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Commodity Prices, Growth, and the Natural Resource Curse: Reconciling a Conundrum

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  • Paul Collier
  • Benedikt Goderis

Abstract

Currently, evidence on the 'resource curse' yields a conundrum.� While there is much cross-section evidence to support the curse hypothesis, time series analyses using vector autoregressive (VAR) models have found that commodity booms raise the growth of commodity exporters.� This paper adopts panel cointegration methodology to explore longer term effects than permitted using VARs.� We find strong evidence of a resource curse.� Commodity booms have positive short-term effects on output, but adverse long-term effects.� The long-term effects are confined to "high-rent", non-agricultural commodities.� We also find that the resource curse is avoided by countries with sufficiently good institutions.� We test the channels of the resource curse proposed in the literature and find that a substantial part of it is explained by high public and private consumption, low or inefficient total investment, and an overvalued exchange rate.� Our results fully account for the cross-section results in the seminal paper by Sachs and Warner (1995).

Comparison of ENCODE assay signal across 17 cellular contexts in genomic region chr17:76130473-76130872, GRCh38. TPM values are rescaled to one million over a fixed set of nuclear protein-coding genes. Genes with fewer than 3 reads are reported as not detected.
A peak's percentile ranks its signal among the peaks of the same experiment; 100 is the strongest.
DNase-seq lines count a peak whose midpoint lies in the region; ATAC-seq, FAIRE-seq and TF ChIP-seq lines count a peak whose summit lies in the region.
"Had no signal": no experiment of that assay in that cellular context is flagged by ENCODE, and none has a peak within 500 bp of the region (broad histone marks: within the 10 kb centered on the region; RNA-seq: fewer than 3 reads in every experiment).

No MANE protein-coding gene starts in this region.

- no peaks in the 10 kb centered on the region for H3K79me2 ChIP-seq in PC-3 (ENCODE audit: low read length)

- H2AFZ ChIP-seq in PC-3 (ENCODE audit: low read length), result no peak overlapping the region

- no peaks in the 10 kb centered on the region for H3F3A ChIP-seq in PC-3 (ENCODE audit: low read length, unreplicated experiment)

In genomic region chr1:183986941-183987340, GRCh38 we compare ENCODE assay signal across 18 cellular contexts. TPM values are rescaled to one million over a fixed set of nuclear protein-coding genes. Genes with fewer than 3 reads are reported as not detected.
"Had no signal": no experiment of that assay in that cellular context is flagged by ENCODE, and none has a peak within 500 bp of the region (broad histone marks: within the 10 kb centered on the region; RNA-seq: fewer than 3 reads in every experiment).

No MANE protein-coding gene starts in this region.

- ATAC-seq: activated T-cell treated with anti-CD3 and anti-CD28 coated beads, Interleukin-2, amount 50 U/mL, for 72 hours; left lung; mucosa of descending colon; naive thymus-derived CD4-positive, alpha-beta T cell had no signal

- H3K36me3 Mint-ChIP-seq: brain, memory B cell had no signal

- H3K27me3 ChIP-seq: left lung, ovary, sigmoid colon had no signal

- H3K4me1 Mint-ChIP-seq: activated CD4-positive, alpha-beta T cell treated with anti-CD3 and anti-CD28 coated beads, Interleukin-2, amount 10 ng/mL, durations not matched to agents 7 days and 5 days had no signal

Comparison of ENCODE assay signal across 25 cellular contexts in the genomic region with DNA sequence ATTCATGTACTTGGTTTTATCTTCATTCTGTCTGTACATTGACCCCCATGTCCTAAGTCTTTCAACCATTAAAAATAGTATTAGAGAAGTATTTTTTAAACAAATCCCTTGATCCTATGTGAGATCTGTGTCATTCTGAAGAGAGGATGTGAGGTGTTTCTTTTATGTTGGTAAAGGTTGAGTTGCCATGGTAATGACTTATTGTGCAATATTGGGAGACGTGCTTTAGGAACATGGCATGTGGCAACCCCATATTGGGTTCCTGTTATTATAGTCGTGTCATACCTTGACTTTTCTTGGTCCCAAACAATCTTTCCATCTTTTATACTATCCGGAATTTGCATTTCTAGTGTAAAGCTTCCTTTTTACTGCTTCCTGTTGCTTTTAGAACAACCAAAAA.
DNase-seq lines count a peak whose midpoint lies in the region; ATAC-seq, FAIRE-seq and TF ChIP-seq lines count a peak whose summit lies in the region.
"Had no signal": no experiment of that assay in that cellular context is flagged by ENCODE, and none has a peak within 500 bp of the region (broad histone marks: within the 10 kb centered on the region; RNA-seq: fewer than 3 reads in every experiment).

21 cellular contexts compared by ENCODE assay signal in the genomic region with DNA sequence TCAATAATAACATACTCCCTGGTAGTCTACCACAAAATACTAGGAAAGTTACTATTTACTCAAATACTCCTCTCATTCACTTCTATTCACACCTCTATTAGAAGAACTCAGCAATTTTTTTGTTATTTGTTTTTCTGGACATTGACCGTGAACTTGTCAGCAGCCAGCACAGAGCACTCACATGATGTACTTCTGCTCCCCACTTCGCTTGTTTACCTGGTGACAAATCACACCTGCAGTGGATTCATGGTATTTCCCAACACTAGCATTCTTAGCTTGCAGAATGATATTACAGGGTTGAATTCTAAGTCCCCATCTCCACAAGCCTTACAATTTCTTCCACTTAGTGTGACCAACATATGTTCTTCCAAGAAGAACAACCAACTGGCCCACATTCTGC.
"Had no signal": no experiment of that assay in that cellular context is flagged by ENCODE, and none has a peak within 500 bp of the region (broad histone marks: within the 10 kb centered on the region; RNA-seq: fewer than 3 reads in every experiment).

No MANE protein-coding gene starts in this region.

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Bibliographic Info

Paper provided by University of Oxford, Department of Economics in its series Economics Series Working Papers with number WPS/2007-15.

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Date of creation: 01 Aug 2007
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Handle: RePEc:oxf:wpaper:wps/2007-15

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Keywords: Commodity Prices; Natural Resource Curse; Growth;

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